Mice are not the same as humans so clinical trials will need to be carried out to see if this novel delivery system works as well in us as it does in lab animals, but we could be looking at a major revolution in the treatment of at least some cancers.
In the Terminator movies, the robot played by Arnold Schwarzeneger looks like a human on the outside thanks to artificial flesh – i.e. skin and muscle. Well now the researchers at Freiburg University have made an all-protein muscle:
‘For the new study, researchers at the University of Freiburg created artificial muscles that are entirely “bio-based.” They’re made of elastin, a natural protein that gives tissues like skin and blood vessels their elasticity.’
But wait…there’s more. The new, artificial muscle can respond to certain kinds of stimuli which means it can react to the outside world. This is huge, not just for robotics but for all sorts of prosthetics and implants.
And then there’s the development of artificial nerves.
‘Sensory nerves carry information from the outside world to our spinal cord and brain. In particular, our ability to perceive touch sensation is achieved by a type of sensory nerve ending called mechanoreceptors which are located in our skin. When pressure is applied to the skin, the mechanoreceptors respond by changing their electric voltage (i.e., a measure of electrical energy). The voltages from multiple mechanoreceptors are combined and transmitted to a single neuron, or nerve cell. At a certain voltage threshold, the neuron generates repetitive electrical pulses that are forwarded to other neurons via junctions called synapses, eventually reaching the neurons in the brain to register the touch sensation. The frequency at which the electric pulses are generated (measured in hertz, i.e., number per second) is determined by the applied pressure. Higher pressures produce electrical pulses at higher frequencies, while lower pressures produce lower frequency pulses (Figure 1). These electrical pulses are eventually transmitted to and processed by the brain to feel the pressure of the external stimulus, according to the pulse frequencies.’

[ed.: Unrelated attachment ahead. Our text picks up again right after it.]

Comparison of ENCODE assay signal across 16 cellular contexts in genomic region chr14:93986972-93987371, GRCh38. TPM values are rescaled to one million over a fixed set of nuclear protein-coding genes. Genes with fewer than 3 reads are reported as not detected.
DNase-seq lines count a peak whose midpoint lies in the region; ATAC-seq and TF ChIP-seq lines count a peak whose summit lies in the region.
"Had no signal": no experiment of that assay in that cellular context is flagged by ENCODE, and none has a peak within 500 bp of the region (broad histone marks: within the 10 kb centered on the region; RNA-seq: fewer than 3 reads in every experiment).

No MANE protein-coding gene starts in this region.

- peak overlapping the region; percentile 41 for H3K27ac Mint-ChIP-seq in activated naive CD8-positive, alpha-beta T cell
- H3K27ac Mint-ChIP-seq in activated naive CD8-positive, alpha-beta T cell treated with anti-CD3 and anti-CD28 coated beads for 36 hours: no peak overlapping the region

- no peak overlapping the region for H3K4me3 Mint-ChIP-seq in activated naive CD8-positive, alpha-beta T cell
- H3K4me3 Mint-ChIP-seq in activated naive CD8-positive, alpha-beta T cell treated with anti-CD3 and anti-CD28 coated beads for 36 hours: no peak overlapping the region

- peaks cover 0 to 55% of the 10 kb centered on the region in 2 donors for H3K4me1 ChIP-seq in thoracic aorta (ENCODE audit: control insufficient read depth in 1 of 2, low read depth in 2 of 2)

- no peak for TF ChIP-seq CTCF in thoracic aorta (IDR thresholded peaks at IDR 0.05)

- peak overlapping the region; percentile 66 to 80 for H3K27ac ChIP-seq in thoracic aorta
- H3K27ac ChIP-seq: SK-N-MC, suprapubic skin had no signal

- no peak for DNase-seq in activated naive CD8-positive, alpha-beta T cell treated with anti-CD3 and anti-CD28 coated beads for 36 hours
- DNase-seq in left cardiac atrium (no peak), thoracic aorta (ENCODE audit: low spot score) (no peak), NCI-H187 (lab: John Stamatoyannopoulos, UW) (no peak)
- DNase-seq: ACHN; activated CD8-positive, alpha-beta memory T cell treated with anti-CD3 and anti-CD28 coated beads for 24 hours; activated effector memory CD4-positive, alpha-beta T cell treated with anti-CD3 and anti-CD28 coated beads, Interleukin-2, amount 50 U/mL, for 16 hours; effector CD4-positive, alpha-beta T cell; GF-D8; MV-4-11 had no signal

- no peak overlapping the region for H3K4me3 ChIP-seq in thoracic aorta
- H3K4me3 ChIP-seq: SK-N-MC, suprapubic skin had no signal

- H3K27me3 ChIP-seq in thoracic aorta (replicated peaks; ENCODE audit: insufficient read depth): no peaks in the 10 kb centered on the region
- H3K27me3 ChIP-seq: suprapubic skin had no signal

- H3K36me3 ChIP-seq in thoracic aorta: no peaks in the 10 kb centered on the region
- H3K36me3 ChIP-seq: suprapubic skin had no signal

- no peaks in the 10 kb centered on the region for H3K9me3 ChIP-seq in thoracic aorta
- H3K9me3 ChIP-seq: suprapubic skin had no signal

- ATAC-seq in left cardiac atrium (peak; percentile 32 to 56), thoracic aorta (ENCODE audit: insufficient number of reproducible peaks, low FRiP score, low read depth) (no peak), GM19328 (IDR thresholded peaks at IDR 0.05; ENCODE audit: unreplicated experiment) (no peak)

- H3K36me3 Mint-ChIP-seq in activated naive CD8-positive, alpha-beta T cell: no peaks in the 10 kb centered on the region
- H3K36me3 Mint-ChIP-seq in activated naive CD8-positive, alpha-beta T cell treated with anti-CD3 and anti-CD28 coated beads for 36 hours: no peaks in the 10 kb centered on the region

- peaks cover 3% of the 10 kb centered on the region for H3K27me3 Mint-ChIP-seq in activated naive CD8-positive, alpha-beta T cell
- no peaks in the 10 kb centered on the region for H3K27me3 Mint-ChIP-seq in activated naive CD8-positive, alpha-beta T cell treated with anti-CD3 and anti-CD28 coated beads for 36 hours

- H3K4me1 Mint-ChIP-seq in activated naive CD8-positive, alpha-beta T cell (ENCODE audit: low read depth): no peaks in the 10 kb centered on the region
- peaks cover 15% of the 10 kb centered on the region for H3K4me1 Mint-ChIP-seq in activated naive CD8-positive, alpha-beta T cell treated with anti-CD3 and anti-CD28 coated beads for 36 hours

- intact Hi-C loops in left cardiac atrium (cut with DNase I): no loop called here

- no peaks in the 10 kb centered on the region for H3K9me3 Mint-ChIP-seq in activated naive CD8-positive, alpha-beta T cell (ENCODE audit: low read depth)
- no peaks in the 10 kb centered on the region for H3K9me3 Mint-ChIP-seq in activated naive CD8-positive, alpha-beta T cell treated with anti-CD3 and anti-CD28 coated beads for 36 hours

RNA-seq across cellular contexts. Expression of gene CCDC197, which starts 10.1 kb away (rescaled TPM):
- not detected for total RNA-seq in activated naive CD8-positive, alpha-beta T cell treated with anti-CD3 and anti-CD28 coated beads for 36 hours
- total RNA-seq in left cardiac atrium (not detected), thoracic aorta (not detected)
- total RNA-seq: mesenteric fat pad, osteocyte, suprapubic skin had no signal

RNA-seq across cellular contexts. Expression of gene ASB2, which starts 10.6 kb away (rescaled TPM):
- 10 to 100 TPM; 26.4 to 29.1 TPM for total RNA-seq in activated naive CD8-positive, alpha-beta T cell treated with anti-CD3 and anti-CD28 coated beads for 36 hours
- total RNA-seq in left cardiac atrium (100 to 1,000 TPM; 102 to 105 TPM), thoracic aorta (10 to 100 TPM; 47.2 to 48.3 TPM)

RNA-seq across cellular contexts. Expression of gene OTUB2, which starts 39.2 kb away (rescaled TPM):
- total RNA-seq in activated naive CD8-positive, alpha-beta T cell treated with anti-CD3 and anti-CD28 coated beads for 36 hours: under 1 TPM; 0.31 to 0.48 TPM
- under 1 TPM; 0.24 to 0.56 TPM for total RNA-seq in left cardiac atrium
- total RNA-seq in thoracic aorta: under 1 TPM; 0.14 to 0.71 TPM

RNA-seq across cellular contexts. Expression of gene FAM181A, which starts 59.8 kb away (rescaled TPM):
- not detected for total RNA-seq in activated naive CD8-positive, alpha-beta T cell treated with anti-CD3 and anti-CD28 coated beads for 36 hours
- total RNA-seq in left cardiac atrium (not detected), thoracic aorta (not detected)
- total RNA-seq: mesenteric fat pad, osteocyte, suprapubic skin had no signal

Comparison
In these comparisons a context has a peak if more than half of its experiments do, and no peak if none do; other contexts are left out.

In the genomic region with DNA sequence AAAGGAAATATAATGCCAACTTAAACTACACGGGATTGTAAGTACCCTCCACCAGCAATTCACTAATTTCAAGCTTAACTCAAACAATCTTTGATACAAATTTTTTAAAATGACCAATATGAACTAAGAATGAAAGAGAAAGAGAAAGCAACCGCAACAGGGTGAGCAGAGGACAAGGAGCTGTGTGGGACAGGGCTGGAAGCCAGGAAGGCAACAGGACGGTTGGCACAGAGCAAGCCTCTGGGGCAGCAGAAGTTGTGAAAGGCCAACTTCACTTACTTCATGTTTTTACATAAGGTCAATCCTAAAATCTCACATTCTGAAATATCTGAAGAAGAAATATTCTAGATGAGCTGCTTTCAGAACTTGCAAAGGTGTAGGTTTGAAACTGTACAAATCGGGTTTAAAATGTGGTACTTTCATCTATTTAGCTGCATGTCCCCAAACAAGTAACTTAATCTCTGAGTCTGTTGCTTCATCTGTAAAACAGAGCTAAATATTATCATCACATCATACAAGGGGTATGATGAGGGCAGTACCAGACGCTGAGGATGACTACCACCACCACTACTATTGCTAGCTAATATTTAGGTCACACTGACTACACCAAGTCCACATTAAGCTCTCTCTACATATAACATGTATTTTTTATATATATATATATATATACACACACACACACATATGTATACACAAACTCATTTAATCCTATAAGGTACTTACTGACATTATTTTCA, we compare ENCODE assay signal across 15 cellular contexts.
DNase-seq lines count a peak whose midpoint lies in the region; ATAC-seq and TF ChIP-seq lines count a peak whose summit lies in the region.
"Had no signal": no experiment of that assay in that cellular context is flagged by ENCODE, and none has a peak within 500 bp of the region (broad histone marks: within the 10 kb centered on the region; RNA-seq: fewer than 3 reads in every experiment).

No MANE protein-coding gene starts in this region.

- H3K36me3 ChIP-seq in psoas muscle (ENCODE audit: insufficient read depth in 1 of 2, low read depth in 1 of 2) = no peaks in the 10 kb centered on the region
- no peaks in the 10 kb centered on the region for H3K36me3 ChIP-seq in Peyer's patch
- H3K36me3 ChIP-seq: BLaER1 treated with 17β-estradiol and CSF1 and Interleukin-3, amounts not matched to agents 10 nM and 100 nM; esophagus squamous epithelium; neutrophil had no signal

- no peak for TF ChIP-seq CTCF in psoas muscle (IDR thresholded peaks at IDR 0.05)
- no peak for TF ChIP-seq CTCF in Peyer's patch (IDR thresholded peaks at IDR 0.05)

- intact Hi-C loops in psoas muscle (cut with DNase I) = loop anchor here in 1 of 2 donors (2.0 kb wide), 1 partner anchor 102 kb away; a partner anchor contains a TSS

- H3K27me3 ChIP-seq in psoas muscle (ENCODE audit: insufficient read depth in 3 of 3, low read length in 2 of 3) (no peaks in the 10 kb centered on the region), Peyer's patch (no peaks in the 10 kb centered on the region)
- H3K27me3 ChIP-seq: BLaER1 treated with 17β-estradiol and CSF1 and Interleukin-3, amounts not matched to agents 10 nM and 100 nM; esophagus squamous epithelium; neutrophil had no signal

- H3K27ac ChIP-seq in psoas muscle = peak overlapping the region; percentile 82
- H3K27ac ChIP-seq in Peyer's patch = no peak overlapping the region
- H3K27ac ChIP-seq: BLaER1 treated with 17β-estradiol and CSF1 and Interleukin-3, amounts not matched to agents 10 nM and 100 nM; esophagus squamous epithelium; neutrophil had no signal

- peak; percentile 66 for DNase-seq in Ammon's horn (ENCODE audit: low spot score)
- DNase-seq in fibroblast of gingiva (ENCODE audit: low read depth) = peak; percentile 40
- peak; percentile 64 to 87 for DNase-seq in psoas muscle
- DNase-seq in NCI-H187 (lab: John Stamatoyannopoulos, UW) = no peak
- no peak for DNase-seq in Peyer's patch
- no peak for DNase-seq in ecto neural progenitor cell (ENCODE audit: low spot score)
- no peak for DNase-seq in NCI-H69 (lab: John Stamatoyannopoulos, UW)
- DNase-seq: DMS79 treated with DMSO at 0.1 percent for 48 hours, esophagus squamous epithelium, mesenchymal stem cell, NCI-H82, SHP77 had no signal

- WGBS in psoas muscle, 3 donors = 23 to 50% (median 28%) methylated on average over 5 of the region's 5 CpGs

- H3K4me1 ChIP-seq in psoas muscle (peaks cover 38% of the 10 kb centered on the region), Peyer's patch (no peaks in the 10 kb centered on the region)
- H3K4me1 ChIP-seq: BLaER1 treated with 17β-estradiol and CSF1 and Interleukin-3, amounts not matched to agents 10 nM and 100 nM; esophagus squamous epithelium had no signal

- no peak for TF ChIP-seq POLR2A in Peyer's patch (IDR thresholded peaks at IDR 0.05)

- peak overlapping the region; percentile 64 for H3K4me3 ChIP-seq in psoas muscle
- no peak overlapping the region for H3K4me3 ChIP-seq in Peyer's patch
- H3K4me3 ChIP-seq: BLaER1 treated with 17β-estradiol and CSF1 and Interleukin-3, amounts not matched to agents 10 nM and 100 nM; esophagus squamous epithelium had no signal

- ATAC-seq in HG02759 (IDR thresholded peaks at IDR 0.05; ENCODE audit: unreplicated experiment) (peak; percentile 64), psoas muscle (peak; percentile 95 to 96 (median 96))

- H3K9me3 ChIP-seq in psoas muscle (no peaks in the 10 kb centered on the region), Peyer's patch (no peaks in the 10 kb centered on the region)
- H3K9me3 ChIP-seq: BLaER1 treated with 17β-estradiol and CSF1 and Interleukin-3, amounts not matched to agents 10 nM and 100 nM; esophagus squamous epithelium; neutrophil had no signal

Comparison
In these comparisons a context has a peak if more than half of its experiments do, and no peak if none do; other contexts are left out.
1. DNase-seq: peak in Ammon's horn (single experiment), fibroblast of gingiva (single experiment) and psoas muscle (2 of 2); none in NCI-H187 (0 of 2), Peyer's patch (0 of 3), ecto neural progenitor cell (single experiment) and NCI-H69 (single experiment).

If we could make artificial skin and muscle, and then give that skin artificial nerve endings, we could create robots capable of ‘feeling’.
‘Artificial sensory nerves are at a very early stage in their development… To mimic its biological counterpart, the artificial sensory nerve is constructed using three components: resistive pressure sensors, ring oscillators, and a synaptic transistor, corresponding to the biological mechanoreceptors, neurons, and synapses, respectively (Figure 2).’
Why am I so interested in these developments? Because there are all sorts of stories in the world of Innerscape, including that of Jaimie and Ari. Jaimie is on the ‘inside’. Ari is on the ‘outside’. They can never really be together unless Ari gets very sick and is inducted into Innerscape, not a fate either of them would wish for.
But what if Jaimie could somehow project himself outside? If he could invent a robot capable of ‘feeling’, he could ride the robot in the outside world but ‘feel’ what the robot feels via the Innerscape AI. It would be like the reverse of the gaming suits and biofluid that outsiders use to temporarily project themselves inside Innerscape.
I’ve been thinking about the possibilities for some time, but couldn’t see how I could make it happen, not without making it all up. Now I won’t have to. 🙂
I know you guys aren’t really interested in my tech posts but…I don’t write them for you. I actually write them for myself so I can find important information months or even years after I originally discover it.
Just found this amazing illustration of bat musculature:
Unlike bats though, Vokh and iVokh have an extra pair of arms whose sole function is to extend the surface area of the wing and, coincidentally, allow the legs to be longer. Of course that second pair of arms [hidden inside the wings], will require a shoulder joint that simply does not exist in our world. -sigh-
That incredible musculature belongs to a gymnast by the name of Yuri van Gelder. His nickname is ‘Lord of the Rings’ because of this:
Not the best picture, but it shows van Gelder doing the ‘Iron Cross’ on the rings. If you watch the video these still images came from, you’ll see that the rings just hang there so the resistance they provide is minimal. And that means that holding that pose, or any of the poses in that family, is down to pure will, training and strength.